It is important to create a psychologically safe environment where people feel trusted to deliver their results while having feel freedom to balance time, energy and family time, in a way it works best for them.  It is important to provide a safe employer/employee relationship where employees don’t have to feel guilty for not working when playing with their children or vice versa.

5. Have a coach/mentor available to help your employees

Next to the manager who should keep track of the results, I advise appointing a coach or mentor to whom your employees can reach out when they feel stuck or stressed in juggling their responsibilities, a-synchronous collaboration or anything related to their adjustment. It is advisable that this coach also does regular check-ins.

6. Communicate expectations very clearly

Create a policy and /or agreement where you list the key results stating the expectation is that employees have their responsibility to reach these results without having to follow work schedules or fixed hours. Add here that they should reach out in case they feel they are not able to deliver.

With such an agreement, you have a legal frame-work but more importantly, the employee will feel safer to actually schedule their own work times and let go of the idea that they need to spend 8 hours behind their laptop or to follow up on everything.

7. Measure results and employee well-being

Find a way to measure both results and well-being to be able to take additional measures where needed. This could be a weekly check-in to see where the results are at, and a tool such as www.2daysmood.com to get insights in engagement and energy levels.

Benefits of this approach

Moving to these tactics as a form of crisis management will help you with business continuity and your employees to stay onboard and perform well.

Compressed workday

Moving to an approach where you only focus on key results will lead to a “compressed workday” for your employees. They will need fewer hours to reach the key- results, (the things that matter most) and in combination with the skipped commute, day-care tasks are easier to fit in.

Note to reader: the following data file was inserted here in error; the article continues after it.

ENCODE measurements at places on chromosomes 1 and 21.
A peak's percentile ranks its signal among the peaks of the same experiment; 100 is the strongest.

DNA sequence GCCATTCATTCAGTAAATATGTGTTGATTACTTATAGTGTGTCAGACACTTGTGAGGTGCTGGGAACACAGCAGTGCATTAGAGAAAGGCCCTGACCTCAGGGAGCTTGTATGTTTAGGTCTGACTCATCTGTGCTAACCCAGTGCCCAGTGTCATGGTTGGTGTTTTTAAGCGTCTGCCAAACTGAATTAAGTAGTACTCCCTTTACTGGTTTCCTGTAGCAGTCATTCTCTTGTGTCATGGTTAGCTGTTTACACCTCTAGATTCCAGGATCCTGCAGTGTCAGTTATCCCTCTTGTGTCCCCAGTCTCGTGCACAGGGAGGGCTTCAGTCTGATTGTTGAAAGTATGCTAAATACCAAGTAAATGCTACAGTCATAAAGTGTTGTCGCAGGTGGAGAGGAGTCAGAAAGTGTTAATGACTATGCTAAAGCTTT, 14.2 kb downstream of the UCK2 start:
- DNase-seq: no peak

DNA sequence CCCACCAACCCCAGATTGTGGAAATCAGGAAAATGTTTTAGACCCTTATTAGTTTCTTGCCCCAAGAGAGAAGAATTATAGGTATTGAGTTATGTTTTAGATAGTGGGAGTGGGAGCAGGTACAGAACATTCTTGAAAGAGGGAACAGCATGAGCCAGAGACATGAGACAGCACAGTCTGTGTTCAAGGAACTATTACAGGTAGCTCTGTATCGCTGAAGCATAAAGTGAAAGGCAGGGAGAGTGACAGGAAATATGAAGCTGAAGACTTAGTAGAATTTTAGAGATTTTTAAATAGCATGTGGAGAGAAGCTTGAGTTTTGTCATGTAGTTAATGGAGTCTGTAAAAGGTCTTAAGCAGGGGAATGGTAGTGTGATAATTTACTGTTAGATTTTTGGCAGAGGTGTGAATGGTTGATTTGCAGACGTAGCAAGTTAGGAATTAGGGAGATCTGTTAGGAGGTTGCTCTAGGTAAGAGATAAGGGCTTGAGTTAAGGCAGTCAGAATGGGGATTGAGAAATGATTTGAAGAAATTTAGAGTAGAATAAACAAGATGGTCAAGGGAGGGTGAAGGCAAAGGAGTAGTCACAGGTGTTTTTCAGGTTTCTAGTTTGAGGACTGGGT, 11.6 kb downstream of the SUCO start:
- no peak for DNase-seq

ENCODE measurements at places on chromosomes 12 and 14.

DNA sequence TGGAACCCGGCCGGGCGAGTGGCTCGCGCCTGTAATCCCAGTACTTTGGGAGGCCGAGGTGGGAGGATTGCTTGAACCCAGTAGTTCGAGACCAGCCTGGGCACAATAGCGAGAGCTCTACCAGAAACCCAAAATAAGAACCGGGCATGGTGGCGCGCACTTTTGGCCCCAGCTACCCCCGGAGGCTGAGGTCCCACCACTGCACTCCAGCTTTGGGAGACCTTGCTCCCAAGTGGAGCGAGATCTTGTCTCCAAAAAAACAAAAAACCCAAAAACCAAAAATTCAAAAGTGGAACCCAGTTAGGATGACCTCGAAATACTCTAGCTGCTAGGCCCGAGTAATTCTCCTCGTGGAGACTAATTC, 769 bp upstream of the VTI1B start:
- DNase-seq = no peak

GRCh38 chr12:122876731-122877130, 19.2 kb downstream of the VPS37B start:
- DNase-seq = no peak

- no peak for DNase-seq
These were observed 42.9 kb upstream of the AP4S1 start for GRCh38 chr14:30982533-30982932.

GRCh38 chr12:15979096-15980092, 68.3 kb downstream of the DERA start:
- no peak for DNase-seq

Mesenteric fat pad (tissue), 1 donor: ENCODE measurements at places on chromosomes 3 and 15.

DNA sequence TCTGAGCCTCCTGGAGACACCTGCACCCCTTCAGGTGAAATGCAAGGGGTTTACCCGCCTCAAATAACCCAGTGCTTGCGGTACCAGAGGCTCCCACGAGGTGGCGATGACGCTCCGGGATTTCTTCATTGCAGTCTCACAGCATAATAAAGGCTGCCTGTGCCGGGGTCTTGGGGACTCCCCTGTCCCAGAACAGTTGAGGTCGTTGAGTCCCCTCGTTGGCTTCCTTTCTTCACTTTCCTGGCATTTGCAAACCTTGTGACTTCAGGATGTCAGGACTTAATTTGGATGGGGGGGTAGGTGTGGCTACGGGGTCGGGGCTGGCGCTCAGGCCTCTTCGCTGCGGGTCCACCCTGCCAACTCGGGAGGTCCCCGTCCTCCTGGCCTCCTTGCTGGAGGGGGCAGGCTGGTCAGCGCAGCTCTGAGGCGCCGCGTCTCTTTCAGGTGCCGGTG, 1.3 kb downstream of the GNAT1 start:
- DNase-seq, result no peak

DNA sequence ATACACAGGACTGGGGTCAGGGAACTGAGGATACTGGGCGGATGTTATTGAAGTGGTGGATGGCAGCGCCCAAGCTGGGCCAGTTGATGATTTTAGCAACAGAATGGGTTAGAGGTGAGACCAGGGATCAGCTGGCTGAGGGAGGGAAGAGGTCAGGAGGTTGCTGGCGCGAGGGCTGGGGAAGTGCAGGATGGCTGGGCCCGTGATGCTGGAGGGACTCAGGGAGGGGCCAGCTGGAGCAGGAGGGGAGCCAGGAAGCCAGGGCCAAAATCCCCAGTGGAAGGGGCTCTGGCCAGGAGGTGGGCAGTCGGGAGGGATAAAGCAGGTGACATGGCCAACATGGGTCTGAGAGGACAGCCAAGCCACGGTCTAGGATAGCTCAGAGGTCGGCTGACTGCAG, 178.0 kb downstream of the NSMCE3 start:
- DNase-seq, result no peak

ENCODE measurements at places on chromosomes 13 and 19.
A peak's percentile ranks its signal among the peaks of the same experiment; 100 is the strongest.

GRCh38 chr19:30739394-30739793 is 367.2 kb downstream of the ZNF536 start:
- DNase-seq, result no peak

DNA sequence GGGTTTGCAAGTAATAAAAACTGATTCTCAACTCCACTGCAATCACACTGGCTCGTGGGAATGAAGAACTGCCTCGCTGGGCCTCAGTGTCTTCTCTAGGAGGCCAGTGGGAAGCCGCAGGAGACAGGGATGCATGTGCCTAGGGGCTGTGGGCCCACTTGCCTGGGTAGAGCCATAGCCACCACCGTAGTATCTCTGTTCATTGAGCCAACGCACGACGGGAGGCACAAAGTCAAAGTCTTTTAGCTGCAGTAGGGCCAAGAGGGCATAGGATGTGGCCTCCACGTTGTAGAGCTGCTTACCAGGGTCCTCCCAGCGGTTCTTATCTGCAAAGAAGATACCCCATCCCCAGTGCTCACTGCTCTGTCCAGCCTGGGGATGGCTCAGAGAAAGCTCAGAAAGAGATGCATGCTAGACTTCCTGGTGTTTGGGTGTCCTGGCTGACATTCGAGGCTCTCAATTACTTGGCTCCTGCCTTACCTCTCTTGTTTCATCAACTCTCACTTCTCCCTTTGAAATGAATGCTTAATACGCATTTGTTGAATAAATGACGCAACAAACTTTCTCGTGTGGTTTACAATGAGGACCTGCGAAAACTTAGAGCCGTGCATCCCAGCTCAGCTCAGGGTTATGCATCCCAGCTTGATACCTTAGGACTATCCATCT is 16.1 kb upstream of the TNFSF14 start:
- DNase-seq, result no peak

Increased wellbeing

Well-being increases because employees are capable of managing their own time and energy. They can minimize increase stress and be more creative.

And yes, spending time with their children will most likely increase their creativity!

You will have created a more effective and creative work environment, not only as a way to deal with the current situation but also for the long-term.

Long-term benefits

Based on the outcome of my academic research for the most effective organizational context for knowledge workers, I can assure you a highly autonomous organization where people are managed on results it the best for innovative organizations.

Read the summary of this research here: http://eepurl.com/dqnZdP

Implementing this approach is not only good to navigate these weeks (or months) of quarantine, but this might be a great opportunity to get out better and stronger on the other end.

This is an excellent opportunity to move towards a more results-driven, human-centered, innovative and effective organization.

Therefore I strongly recommend measuring and evaluate the results. Not only to reduce risks but also to take positive results from this crisis to the future – that can accelerate the overall business success. There will be lessons learned and certain elements that you want to integrate for the long-term.

Does this resonate with you? I have opened up a Mastermind Group for forward-thinking leaders Senior leaders and HR Directors to help them navigate this period of transition and crisis, but also discuss how we can create more agile, resilient, creative and effective organizations – to get out stronger at the other end. Contact me if you want to know more.